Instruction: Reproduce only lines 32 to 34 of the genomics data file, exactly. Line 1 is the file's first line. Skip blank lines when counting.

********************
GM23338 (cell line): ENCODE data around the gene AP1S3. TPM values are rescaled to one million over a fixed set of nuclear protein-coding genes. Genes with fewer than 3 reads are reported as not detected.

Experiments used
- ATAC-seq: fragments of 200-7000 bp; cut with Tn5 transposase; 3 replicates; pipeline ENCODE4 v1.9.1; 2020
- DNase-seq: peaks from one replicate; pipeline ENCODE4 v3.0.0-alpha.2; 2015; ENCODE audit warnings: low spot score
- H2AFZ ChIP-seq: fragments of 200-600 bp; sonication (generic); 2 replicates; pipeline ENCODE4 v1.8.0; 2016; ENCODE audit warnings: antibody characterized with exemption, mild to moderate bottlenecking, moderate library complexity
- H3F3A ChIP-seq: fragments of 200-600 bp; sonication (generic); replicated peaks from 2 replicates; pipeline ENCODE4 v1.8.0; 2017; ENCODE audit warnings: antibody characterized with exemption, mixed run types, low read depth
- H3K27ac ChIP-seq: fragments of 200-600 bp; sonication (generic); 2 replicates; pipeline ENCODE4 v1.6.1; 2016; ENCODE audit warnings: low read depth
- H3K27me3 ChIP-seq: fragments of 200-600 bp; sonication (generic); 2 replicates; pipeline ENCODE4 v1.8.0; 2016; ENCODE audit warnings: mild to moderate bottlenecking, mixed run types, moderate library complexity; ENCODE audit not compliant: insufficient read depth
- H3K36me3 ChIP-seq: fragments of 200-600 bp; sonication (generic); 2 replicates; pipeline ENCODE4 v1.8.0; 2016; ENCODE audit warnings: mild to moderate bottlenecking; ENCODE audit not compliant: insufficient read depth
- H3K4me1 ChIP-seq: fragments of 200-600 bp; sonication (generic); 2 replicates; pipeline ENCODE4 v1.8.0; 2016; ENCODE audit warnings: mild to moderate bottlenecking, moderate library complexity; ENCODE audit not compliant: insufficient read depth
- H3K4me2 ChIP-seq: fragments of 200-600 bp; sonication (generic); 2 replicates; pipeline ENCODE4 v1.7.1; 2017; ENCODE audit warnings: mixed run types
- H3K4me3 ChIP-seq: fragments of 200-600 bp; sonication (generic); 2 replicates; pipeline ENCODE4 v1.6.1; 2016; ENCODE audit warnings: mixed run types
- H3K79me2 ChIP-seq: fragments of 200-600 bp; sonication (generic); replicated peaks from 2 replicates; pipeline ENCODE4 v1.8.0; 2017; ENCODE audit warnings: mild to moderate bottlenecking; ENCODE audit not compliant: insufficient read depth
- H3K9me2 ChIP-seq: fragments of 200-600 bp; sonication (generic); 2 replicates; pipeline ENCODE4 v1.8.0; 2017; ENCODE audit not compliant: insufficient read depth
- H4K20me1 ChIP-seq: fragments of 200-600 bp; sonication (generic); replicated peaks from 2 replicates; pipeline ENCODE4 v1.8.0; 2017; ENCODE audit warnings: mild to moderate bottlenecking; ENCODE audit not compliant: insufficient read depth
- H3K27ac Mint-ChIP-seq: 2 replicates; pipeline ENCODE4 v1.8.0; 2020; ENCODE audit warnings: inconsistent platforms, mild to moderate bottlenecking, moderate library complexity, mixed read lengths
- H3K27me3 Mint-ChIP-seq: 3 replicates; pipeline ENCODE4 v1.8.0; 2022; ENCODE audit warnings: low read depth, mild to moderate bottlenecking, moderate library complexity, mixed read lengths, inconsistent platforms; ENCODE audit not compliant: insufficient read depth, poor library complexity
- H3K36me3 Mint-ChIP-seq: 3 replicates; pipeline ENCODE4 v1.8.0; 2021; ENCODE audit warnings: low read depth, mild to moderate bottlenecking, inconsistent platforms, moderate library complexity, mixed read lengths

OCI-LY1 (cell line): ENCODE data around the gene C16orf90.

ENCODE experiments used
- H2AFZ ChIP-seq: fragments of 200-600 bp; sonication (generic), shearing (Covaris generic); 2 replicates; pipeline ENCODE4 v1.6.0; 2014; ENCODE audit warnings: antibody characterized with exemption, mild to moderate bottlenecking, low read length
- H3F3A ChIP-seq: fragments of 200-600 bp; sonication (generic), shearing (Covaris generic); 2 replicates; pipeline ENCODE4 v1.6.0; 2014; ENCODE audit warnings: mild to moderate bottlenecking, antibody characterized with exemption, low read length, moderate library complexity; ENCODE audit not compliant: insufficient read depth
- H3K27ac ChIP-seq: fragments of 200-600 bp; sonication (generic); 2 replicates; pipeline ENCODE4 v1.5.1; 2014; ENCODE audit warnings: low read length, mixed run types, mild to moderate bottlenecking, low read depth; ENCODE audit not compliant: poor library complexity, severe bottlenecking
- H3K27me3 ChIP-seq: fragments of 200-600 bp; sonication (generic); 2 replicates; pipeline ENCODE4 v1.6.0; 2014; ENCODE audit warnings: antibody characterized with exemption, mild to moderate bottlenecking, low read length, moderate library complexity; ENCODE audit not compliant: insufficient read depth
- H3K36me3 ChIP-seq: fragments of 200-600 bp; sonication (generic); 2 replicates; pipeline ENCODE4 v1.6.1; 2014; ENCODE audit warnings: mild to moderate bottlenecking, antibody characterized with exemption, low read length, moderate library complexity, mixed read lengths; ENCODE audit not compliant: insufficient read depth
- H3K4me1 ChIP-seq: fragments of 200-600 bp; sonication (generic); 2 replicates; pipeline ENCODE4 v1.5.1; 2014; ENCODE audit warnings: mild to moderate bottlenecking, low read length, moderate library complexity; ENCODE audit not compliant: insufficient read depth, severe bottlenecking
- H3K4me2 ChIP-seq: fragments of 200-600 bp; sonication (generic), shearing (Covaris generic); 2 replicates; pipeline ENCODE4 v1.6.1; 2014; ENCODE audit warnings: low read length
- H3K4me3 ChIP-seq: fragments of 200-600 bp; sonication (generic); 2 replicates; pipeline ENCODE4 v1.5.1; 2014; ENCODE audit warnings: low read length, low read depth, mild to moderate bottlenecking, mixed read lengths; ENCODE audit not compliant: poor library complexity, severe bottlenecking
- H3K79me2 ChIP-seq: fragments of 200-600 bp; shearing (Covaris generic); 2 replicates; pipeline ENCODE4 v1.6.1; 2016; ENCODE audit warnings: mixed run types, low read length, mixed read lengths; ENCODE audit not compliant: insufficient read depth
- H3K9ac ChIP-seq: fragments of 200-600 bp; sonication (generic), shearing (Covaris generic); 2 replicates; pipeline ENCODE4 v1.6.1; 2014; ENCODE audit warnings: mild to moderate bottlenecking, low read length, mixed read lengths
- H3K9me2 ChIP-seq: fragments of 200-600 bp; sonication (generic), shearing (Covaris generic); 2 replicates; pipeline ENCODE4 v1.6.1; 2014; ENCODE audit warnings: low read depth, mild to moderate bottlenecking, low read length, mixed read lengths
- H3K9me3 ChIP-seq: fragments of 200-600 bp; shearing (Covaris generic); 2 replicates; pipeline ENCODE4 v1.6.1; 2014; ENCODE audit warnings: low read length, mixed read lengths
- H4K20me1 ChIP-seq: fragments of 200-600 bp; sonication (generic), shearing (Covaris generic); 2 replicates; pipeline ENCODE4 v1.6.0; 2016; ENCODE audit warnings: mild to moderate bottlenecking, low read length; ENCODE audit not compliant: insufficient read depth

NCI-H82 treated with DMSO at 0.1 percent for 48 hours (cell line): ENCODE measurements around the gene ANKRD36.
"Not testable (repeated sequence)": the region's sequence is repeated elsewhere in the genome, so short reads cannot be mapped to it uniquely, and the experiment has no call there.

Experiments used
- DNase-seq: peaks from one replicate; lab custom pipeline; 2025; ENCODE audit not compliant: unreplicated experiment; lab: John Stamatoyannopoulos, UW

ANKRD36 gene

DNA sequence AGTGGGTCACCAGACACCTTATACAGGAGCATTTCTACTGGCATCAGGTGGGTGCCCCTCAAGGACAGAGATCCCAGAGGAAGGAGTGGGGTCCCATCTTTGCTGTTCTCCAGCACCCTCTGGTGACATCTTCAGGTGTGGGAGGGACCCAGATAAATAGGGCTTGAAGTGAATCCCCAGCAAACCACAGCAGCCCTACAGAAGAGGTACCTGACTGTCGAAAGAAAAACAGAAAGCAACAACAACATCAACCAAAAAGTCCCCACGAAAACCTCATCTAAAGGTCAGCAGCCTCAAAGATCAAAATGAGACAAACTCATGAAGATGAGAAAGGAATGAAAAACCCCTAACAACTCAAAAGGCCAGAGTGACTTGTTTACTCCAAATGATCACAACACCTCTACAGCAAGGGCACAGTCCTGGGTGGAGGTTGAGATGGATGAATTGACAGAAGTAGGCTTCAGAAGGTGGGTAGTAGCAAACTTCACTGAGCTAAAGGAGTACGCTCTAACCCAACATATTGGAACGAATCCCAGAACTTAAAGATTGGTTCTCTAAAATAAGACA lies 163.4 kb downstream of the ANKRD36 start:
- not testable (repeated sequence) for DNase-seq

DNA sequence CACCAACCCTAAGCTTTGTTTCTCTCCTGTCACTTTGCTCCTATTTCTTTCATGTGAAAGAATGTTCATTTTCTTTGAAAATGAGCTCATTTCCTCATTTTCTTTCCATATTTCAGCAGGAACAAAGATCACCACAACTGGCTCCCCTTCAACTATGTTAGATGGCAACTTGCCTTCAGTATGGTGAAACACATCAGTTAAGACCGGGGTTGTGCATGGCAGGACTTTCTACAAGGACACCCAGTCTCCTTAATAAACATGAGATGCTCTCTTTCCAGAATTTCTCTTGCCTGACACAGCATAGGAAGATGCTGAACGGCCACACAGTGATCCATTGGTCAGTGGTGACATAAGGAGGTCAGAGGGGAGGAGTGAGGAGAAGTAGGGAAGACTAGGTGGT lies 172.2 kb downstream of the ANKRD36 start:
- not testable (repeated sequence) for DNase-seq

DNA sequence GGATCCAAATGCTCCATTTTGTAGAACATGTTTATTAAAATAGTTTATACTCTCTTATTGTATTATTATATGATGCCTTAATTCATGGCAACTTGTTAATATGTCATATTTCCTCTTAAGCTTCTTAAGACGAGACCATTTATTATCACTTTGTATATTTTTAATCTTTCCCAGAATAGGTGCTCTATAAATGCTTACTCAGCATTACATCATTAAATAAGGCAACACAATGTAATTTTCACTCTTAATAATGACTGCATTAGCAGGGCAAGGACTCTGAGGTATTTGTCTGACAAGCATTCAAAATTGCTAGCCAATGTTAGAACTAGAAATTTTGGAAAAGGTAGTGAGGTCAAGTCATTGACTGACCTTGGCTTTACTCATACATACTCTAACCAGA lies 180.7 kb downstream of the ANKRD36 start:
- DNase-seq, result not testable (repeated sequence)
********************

- H3K9me3 ChIP-seq: fragments of 200-600 bp; shearing (Covaris generic); 2 replicates; pipeline ENCODE4 v1.6.1; 2014; ENCODE audit warnings: low read length, mixed read lengths
- H4K20me1 ChIP-seq: fragments of 200-600 bp; sonication (generic), shearing (Covaris generic); 2 replicates; pipeline ENCODE4 v1.6.0; 2016; ENCODE audit warnings: mild to moderate bottlenecking, low read length; ENCODE audit not compliant: insufficient read depth

NCI-H82 treated with DMSO at 0.1 percent for 48 hours (cell line): ENCODE measurements around the gene ANKRD36.